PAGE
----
Thomas Hardy was one of the greatest English novelists and poets of the late 19th and early 20th century. He was born in 1840 in the small village of Upper Bockhampton, Dorset. Not so far from the small city of Dorchester, where the Eldridge Pope Brewery opened its doors in 1881. Following a period spent in London, where he intended to put to use his studies as an architect, Hardy returned to his home county and devoted himself to literature.

A socially committed writer, often gloomy and pessimistic, his fortunes fluctuated in both life and work, with noteworthy success often followed by vociferous public rejection. After an early series of short stories came what may be considered Hardy’s greatest novel: Far from the Madding Crowd. The success of this book, published in 1874, allowed Hardy to devote himself exclusively to writing, and, at the same time, to become increasingly isolated in the rural life of the Dorset countryside.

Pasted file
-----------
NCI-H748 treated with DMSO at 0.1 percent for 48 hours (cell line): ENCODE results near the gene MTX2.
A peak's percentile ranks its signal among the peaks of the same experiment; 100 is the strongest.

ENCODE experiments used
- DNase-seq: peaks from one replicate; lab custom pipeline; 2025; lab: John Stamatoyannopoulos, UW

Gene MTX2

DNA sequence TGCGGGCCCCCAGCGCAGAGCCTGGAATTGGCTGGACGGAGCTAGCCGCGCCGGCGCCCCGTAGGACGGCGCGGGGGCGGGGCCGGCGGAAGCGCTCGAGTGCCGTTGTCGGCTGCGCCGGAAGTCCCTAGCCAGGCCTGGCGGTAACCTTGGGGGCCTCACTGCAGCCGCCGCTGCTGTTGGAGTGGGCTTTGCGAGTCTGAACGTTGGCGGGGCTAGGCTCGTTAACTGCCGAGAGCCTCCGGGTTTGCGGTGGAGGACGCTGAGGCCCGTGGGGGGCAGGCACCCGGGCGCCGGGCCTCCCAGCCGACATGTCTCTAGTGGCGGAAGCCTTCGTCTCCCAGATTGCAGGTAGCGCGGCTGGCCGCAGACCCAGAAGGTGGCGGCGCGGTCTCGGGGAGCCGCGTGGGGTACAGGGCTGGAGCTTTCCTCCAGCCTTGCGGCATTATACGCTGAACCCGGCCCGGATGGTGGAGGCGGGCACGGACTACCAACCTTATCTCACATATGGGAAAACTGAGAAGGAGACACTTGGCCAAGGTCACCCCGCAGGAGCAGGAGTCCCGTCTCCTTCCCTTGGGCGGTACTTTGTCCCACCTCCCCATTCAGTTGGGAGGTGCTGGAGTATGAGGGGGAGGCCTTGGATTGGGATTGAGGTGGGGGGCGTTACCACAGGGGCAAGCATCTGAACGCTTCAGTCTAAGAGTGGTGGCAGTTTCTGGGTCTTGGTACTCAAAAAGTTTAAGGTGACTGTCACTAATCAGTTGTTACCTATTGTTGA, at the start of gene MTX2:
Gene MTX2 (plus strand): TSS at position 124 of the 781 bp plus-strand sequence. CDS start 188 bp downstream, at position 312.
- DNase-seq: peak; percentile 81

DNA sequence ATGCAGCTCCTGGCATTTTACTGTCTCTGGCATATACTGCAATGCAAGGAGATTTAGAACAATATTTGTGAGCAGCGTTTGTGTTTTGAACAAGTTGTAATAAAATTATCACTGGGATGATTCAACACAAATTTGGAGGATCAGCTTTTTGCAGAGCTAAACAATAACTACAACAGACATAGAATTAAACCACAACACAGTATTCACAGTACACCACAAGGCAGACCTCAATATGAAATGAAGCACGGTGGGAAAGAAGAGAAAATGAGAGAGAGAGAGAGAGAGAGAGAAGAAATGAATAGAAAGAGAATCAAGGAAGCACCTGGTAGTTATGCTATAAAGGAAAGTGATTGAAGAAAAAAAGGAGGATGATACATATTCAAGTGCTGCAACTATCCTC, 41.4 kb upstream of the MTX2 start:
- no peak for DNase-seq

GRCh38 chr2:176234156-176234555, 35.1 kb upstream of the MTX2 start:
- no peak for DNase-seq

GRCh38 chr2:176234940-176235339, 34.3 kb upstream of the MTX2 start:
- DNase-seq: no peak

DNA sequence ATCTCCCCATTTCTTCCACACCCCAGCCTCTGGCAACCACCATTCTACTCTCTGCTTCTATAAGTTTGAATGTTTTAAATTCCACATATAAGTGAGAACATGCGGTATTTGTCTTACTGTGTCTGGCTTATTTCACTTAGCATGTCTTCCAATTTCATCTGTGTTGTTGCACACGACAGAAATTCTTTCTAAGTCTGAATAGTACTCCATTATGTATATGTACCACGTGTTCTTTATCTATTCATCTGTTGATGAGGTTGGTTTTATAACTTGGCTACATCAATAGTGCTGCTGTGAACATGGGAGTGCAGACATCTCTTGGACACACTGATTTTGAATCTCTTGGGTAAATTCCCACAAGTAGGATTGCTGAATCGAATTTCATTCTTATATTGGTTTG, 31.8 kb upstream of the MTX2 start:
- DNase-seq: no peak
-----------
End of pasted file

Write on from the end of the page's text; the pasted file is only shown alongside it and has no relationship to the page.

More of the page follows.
1891 saw the publication of the novel which is universally seen as his most famous:Tess of the d’Urbervilles. In a dramatic criticism of social mores, Tess, a young country girl, finds herself cast into a social setting superior to her own. Four years after the success of Tess came the publication of Jude the Obscure, which nevertheless did not receive critical acclaim. The disappointed Hardy vowed to write only poetry from that moment. A promise he kept until his death in Dorchester in 1928.

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Thomas Hardy loved beer. Especially from the Eldridge Pope Brewery. He was frequently seen in Dorchester pubs, and in one of his stories, The Trumpet Major, he describes the beer of Casterbridge (aka Dorchester) in these words: “It was of the most beautiful colour that the eye of an artist in beer could desire: full in body, yet brisk as a volcano; piquant, yet without a twang; luminous as an autumn sunset; free from streakiness of taste, but, finally, rather heady. People adored it, and the well-to-do loved it better than wine…”

Years after the writer’s death, some empty Victorian bottles were found at Eldridge Pope. The decision was taken to pay homage to the great author, and in 1968, on the fortieth anniversary of his death, a special beer was produced for the first time, in limited edition. It was called, obviously, Thomas Hardy’s Ale.

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